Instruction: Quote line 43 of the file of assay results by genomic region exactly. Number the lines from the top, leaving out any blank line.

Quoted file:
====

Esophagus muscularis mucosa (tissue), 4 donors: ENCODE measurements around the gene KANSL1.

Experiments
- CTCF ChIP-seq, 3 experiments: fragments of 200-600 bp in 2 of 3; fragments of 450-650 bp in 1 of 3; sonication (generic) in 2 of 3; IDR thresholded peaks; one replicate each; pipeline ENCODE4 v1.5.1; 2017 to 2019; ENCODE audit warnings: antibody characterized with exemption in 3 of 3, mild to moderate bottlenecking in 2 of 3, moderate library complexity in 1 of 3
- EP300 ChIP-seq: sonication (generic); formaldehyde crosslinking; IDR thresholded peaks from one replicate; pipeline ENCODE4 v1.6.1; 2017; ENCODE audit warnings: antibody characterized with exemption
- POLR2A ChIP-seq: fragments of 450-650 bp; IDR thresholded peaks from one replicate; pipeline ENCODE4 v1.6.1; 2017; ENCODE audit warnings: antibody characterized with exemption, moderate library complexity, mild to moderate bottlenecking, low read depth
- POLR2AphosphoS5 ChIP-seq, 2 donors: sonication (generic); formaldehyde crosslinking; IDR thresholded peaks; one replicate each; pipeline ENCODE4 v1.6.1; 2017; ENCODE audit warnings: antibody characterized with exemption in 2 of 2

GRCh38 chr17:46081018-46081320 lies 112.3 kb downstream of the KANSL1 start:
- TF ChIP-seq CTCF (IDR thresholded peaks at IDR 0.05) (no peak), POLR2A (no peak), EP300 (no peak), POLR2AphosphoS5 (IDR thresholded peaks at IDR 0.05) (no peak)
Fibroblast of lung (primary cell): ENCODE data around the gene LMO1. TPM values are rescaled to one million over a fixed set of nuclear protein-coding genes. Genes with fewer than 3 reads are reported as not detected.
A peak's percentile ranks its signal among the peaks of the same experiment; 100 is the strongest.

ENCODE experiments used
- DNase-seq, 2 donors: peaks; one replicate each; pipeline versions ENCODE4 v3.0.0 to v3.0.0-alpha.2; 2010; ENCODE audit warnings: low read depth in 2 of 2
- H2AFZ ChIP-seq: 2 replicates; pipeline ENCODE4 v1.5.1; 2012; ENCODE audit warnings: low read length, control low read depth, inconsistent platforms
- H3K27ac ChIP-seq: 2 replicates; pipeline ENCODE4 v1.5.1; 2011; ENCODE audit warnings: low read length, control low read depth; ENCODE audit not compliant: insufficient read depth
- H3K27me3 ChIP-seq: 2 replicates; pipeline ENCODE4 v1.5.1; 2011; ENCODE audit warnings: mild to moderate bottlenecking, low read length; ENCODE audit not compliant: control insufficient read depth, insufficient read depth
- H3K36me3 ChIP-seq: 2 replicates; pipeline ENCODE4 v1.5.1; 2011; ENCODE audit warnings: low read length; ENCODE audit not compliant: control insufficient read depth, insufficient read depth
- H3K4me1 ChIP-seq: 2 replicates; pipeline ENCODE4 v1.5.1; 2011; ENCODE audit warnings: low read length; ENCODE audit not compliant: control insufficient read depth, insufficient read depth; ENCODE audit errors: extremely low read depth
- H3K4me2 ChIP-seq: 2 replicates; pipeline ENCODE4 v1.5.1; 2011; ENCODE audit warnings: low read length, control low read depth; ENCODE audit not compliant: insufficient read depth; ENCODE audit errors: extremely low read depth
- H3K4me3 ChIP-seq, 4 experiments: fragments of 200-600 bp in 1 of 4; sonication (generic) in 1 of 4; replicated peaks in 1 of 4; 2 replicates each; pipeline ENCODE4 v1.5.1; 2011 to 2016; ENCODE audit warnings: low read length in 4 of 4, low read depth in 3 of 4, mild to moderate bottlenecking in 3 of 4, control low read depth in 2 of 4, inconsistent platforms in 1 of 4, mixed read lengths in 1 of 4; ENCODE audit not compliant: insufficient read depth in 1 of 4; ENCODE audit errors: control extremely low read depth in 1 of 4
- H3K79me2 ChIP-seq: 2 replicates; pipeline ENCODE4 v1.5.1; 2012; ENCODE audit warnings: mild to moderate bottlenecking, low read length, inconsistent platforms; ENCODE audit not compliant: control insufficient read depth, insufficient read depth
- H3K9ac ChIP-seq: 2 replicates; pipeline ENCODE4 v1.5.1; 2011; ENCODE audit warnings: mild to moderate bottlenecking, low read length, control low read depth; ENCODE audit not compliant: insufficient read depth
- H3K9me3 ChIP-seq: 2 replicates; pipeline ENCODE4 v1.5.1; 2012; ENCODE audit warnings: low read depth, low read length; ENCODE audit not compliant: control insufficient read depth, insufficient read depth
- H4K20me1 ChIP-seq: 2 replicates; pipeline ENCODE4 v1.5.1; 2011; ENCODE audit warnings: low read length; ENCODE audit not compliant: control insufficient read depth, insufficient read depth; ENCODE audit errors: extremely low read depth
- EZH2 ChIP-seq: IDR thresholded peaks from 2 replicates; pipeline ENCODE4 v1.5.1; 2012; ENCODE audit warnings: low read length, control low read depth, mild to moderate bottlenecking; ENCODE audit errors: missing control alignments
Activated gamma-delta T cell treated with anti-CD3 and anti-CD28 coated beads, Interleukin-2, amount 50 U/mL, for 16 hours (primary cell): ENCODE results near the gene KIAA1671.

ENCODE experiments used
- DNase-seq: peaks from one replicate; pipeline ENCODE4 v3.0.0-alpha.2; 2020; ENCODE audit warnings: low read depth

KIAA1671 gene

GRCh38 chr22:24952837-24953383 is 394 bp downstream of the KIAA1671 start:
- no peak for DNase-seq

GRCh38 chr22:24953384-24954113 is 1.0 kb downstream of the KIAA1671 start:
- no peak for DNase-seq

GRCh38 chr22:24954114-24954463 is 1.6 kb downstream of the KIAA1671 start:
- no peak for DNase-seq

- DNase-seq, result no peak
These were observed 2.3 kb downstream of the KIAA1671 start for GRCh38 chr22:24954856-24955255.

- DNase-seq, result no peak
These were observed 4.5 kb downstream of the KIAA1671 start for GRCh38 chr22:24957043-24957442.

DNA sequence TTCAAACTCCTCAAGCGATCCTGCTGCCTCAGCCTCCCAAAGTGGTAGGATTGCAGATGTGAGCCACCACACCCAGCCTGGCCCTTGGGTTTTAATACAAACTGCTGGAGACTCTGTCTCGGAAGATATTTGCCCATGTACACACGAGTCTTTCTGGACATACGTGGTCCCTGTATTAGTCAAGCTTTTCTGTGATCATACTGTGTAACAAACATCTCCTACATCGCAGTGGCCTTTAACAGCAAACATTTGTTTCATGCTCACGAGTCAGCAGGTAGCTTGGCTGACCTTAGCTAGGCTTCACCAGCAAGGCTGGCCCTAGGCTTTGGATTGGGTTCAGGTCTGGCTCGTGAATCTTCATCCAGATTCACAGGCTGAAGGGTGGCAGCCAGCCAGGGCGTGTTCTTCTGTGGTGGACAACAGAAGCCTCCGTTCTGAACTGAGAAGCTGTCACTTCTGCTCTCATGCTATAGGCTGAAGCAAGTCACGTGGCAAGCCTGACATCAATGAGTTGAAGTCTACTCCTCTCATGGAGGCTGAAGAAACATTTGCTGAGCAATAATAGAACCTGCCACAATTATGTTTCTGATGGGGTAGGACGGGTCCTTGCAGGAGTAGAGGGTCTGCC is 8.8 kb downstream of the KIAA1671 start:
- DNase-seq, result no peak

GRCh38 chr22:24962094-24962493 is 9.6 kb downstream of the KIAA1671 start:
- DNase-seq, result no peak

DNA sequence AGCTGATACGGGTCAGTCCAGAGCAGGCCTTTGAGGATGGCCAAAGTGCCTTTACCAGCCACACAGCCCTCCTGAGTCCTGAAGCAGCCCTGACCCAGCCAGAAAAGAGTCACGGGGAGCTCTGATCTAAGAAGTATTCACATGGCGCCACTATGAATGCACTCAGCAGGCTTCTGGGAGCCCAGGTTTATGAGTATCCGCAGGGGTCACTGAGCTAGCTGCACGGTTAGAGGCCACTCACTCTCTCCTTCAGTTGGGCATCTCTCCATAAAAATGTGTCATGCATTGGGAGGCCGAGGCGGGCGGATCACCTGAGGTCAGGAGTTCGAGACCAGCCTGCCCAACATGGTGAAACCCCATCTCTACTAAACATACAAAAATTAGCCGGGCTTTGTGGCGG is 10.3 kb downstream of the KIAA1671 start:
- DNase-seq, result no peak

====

DNA sequence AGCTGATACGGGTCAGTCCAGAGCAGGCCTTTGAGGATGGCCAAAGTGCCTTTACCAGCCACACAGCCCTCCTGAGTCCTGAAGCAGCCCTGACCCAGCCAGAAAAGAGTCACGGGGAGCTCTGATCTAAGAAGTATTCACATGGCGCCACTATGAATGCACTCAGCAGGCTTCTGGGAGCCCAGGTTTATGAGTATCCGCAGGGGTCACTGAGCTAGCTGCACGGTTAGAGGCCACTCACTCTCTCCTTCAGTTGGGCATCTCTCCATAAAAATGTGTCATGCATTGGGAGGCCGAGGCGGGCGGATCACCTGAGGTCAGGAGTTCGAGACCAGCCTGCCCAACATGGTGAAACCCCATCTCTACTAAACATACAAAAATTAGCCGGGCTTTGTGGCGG is 10.3 kb downstream of the KIAA1671 start: